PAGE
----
Nicell History, Family Crest & Coats of Arms

The name Nicell reached English shores for the first time with the ancestors of the Nicell family as they migrated following the Norman Conquest of 1066. The name Nicell is based on the given name Nicholas. Nicholas derives from the Greek Nikolaos, which is made up of the words nikan, meaning to conquer, and laos, meaning people. [1]

Early Origins of the Nicell family

The surname Nicell was first found in Cheshire, where Nicholas D'Albini, who was of the junior line of the Dukes of D'Albini in Normandy, settled in 1054, and his successor William became Baron of Malpas. Waleram Nicholai was listed in Suffolk in 1198 and Nicholaus was listed in Lincolnshire in 1147-1166. [1] By the Hundredorum Rolls of 1273, the name was scattered as seen by: William filius Nicoll in Shropshire; and John Nicole and Stephen Nichole in Oxfordshire. [2]

Important Dates for the Nicell family

This web page shows only a small excerpt of our Nicell research. Another 53 words (4 lines of text) covering the years 1307, 1500, 1550, 1589, 1555, 1584, 1559, 1616, 1590, 1668, 1587, 1642, 1619, 1683, 1624, 1672, 1630, 1687, 1672, 1673, 1699, 1778, 1681, 1727, 1727, 1658, 1640, 1640, 1648, 1664, 1712 and 1756 are included under the topic Early Nicell History in all our PDF Extended History products and printed products wherever possible.

Nicell Spelling Variations

It is only in the last few hundred years that the English language has been standardized. For that reason, Anglo-Norman surnames like Nicell are characterized by many spelling variations. Scribes and monks in the Middle Ages spelled names they sounded, so it is common to find several variations that refer to a single person. As the English language changed and incorporated elements of other European languages such as Norman French and Latin, even literate people regularly changed the spelling of their names. The variations of the name Nicell include Nicholl, Niccolls, Nichel, Nichol, Nicholls, Nichols, Nickel, Nickle, Nickles, Nicolls, Nicol, Nycol, Nuckles and many more.

Early Notables of the Nicell family (pre 1700)

Outstanding amongst the family at this time was Blessed George Nichols (c. 1550-1589), an English Catholic martyr; John Nicholls (1555-1584), a controversial author; Sir Augustine Nicolls (1559-1616), a judge; John Nicoll (c.1590-1668), a Scottish chronicler; Sir Francis Nicolls, 1st Baronet (c. 1587-1642), Member of Parliament for Bishop's Castle and Northamptonshire; Sir Edward Nicolls, 2nd Baronet (c. 1619-1683); Richard Nicolls (1624-1672), the first English colonial governor of New York province; Matthias Nicoll (1630-1687), American politician, 6th Mayor of New York City...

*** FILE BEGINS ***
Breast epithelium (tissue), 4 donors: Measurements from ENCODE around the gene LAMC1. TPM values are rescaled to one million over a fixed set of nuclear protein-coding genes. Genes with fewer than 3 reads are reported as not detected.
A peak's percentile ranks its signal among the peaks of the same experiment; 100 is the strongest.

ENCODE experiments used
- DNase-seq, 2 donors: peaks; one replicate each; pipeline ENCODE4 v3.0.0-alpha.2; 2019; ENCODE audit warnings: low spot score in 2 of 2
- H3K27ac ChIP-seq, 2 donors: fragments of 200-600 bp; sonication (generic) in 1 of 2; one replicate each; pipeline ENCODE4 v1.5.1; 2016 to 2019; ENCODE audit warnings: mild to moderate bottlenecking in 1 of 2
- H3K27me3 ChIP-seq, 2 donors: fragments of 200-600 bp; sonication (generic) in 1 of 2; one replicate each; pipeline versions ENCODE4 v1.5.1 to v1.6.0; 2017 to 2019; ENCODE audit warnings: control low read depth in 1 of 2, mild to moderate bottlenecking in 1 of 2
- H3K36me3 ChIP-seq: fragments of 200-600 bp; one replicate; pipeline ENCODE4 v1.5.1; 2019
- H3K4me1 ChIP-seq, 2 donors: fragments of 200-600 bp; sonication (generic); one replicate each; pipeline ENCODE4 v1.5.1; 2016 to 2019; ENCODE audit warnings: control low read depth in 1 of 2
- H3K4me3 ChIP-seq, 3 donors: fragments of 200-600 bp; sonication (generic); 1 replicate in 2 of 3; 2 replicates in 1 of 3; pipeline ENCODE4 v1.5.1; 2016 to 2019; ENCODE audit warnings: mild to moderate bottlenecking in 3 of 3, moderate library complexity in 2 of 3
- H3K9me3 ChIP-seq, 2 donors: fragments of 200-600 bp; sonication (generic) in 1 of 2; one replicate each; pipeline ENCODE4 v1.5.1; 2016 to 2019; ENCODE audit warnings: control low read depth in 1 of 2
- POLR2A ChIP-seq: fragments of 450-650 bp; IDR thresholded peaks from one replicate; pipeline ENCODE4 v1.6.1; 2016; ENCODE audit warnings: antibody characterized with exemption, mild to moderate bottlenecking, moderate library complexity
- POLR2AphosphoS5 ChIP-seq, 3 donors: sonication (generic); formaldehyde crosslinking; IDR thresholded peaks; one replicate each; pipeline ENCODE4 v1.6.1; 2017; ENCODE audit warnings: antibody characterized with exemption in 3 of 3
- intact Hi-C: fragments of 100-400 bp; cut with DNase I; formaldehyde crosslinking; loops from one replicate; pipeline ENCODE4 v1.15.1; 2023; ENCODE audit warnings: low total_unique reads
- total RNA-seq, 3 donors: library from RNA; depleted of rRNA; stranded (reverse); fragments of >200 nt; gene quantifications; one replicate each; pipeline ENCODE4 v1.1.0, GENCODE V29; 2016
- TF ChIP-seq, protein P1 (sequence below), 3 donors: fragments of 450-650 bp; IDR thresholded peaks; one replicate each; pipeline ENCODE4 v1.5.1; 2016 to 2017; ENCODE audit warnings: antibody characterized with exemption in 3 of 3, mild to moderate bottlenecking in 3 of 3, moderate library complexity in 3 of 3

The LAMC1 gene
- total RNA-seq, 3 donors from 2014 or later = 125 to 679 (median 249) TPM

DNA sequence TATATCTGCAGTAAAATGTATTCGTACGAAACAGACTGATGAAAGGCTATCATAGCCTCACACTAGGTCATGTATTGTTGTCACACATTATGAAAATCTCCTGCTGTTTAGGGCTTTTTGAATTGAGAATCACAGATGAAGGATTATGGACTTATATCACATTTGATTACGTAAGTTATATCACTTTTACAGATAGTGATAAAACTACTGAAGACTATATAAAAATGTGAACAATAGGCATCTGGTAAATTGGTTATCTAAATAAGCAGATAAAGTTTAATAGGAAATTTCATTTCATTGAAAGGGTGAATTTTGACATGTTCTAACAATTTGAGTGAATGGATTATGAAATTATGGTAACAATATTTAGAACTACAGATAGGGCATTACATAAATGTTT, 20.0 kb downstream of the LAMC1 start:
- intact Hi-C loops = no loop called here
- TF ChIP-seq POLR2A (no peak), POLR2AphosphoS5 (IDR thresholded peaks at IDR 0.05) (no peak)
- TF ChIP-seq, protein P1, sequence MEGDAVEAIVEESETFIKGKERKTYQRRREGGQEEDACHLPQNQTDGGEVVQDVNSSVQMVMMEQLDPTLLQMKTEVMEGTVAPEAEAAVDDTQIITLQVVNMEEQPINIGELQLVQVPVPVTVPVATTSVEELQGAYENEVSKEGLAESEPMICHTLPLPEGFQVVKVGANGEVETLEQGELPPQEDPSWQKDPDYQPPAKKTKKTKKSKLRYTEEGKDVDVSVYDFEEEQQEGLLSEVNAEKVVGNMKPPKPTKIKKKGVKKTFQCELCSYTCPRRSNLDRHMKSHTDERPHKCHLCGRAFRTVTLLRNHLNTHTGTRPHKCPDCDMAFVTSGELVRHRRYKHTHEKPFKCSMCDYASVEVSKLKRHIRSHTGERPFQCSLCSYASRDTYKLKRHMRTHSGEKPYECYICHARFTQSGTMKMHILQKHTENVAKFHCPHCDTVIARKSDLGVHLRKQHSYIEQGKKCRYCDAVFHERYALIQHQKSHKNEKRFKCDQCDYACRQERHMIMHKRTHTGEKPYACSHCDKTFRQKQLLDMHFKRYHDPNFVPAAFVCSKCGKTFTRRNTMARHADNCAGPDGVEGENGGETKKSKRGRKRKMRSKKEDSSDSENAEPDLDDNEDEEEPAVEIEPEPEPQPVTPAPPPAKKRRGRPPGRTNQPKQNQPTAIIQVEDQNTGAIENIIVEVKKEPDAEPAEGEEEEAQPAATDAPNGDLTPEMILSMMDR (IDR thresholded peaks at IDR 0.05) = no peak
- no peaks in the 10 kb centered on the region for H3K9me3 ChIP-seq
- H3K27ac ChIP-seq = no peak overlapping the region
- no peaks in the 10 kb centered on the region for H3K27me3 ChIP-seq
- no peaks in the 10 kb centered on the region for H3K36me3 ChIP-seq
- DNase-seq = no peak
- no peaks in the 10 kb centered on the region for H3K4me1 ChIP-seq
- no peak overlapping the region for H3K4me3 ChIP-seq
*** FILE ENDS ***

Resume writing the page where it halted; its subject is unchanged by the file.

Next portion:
Another 79 words (6 lines of text) are included under the topic Early Nicell Notables in all our PDF Extended History products and printed products wherever possible.

Migration of the Nicell family to Ireland

Some of the Nicell family moved to Ireland, but this topic is not covered in this excerpt.
Another 129 words (9 lines of text) about their life in Ireland is included in all our PDF Extended History products and printed products wherever possible.

Migration of the Nicell family

Faced with the chaos present in England at that time, many English families looked towards the open frontiers of the New World with its opportunities to escape oppression and starvation. People migrated to North America, as well as Australia and Ireland in droves, paying exorbitant rates for passages in cramped, unsafe ships. Many of the settlers did not make the long passage alive, but those who did see the shores of North America were welcomed with great opportunity. Many of the families that came from England went on to make essential contributions to the emerging nations of Canada and the United States. Some of the first immigrants to cross the Atlantic and come to North America carried the name Nicell, or a variant listed above: John Nichols, who immigrated to Virginia in 1607; Thomas Nicholls, who settled in Virginia in 1623; Elizabeth Nicholls, who arrived in New England in 1635.

Citations

  1. ^ Reaney, P.H and R.M. Wilson, A Dictionary of English Surnames. London: Routledge, 1991. Print. (ISBN 0-415-05737-X)
  2. ^ Bardsley, C.W, A Dictionary of English and Welsh Surnames: With Special American Instances. Wiltshire: Heraldry Today, 1901. Print. (ISBN 0-900455-44-6)
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